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Pacific Power pledges $300,000 to Mirror Pond dredging


Another step was taken Friday in the long-debated dredging of accumulated silt in Mirror Pond, last done 34 years ago.

Pacific Power, owner of the hydroelectric dam that formed the pond over a century ago, announced on Friday it’ll contribute $300,000 to the project. That matches the city and Bend Park and Recreation, bringing the current amount raised to $900,000.

The last time Mirror Pond was dredged was in 1984. The main hangup this time has been who will pay what share for the $6.7 million project, but other issues also have muddied the waters for over a decade, as some residents want the dam removed to restore a free-flowing river and others said no way for the city’s iconic water feature.

Even with the funds already raised, there is still a balance of $5.8 million. That will likely be passed on to customers of Pacific Power, in the form of an increase in the franchise fee the city charges the utility for use of public rights of way.

Matthew Chancellor, regional business manager for Pacific Power, said the company pledged last year not to raise customer base rates through 2020.

“What the dredging and the city council is discussing is a city franchise fee that’s charged to Pacific Power,” Chancellor said. “(Then) ultimately the customers. So if the city wants to raise franchise fees, that’s something we will continue to discuss with them.”

The Mirror Pond funding strategy group will ultimately bring further recommendations to the respective governing boards, the city council and park board.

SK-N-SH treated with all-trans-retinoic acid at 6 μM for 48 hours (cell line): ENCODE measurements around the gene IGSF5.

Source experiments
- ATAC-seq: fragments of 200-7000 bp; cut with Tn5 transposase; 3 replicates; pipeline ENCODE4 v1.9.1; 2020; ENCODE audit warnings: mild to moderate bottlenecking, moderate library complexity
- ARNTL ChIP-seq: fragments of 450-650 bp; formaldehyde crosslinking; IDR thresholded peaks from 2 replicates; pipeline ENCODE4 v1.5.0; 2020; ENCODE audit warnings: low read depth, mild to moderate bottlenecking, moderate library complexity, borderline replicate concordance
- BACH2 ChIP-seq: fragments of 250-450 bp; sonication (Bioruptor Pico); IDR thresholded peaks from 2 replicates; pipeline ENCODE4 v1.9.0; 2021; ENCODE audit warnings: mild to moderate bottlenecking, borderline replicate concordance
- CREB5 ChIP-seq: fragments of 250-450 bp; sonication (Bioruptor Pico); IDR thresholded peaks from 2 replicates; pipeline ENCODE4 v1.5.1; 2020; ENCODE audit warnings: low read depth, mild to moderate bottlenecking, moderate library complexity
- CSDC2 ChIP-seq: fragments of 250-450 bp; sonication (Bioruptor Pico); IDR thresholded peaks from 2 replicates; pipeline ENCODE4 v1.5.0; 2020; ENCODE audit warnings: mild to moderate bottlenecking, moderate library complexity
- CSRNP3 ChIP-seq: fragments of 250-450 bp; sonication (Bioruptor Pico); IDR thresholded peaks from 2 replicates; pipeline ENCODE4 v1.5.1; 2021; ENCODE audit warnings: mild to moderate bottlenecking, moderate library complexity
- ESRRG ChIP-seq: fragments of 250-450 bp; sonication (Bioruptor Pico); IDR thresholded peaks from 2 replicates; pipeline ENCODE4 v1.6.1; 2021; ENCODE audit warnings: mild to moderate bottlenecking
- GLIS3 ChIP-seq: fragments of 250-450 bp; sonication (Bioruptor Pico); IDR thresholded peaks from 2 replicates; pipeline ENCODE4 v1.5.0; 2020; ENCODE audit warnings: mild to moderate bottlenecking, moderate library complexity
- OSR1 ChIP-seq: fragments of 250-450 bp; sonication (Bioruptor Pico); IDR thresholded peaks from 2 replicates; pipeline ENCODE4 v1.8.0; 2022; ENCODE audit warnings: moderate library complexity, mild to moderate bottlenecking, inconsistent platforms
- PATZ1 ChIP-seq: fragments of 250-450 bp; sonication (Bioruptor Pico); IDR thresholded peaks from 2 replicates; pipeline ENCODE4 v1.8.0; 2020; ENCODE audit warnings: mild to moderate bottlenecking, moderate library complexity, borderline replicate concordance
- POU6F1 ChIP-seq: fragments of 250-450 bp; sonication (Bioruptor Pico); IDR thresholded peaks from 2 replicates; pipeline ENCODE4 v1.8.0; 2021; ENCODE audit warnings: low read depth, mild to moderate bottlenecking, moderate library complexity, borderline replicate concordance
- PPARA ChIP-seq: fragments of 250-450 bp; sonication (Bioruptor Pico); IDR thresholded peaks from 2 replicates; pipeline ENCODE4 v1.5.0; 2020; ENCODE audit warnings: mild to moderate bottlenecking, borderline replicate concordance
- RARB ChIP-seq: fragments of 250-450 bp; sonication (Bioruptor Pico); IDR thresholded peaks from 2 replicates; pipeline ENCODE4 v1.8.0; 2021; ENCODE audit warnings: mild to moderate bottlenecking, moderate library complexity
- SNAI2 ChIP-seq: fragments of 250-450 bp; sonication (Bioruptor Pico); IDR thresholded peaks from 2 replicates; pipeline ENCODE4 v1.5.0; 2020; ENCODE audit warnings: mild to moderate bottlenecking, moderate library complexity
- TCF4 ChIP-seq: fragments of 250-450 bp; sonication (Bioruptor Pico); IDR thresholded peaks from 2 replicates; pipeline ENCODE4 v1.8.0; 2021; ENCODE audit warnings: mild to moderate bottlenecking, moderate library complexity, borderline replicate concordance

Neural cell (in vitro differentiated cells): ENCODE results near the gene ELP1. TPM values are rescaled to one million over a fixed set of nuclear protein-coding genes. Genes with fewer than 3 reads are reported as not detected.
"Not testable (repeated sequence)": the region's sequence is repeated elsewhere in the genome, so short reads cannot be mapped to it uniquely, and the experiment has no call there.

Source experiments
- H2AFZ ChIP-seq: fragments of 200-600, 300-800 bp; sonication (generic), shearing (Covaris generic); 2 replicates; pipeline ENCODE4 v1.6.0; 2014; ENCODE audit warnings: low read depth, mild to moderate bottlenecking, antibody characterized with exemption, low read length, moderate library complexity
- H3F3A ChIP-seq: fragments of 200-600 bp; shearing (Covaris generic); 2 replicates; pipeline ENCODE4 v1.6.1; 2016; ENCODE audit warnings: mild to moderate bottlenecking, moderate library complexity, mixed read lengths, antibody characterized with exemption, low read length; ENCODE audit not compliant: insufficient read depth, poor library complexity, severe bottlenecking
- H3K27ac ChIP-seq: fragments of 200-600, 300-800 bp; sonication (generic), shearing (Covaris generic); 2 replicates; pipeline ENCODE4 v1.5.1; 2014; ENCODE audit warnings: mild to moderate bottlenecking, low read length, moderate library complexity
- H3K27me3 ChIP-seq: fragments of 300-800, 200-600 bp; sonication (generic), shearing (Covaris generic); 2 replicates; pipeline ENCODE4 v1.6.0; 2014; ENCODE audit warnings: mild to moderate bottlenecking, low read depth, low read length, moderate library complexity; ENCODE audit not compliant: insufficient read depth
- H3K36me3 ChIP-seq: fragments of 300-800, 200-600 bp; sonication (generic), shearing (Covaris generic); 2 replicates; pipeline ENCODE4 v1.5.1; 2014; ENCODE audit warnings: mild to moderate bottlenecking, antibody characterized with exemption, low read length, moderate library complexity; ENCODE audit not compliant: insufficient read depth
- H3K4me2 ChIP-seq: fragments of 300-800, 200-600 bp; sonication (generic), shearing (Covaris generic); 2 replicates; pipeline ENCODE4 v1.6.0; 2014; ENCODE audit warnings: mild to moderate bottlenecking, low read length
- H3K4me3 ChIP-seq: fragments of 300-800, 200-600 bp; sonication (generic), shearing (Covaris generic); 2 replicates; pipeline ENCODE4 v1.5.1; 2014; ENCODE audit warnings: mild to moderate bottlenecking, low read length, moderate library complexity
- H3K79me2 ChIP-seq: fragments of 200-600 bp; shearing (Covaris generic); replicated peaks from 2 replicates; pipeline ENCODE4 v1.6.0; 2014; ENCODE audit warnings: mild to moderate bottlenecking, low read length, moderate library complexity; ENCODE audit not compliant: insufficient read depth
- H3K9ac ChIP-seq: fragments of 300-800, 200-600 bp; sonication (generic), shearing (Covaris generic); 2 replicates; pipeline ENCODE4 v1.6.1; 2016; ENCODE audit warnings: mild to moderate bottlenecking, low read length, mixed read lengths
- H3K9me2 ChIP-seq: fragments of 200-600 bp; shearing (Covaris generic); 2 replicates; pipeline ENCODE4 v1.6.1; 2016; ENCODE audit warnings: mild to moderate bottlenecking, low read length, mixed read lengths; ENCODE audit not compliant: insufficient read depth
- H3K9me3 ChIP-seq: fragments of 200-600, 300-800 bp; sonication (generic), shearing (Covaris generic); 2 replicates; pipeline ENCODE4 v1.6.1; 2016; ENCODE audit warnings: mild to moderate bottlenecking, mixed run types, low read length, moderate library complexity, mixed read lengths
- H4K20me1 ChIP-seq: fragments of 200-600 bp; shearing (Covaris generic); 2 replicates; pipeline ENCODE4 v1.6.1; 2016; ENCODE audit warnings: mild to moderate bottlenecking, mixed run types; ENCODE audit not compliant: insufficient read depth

Missy Mcintyre, who lives on the Westside of Bend, said she believes there’s a better way to spend taxpayers’ money.

“Maybe helping out the Eastside a little bit with development and with affordable housing, with kids just getting pencils at schools. Like small things,” she said.

“I think we need to stop being so centrally focused, you know, one small part of where we are, and having Bend as an entire community, east and west side, and really think about where our funds need to go,” Mcintyre added.

Park Board member Nathan Hovekamp said a broader project would have many benefits, if a fish ladder were installed.

“This project, the Mirror Pond, the dam that creates it, presents an opportunity to do something more for fish passage and more for a healthy ecology of the Deschutes River,” Hovekamp said.

The subject of wildlife and fish movement was briefly discussed during the meeting Friday, but it was ultimately suggested talk about a fish ladder should be a separate issue from the dredging.

Todd Taylor, a partner at Mirror Pond Solutions. which owns the ground underneath Mirror Pond, said if all goes to plan, the goal is to get started on dredging late next summer.

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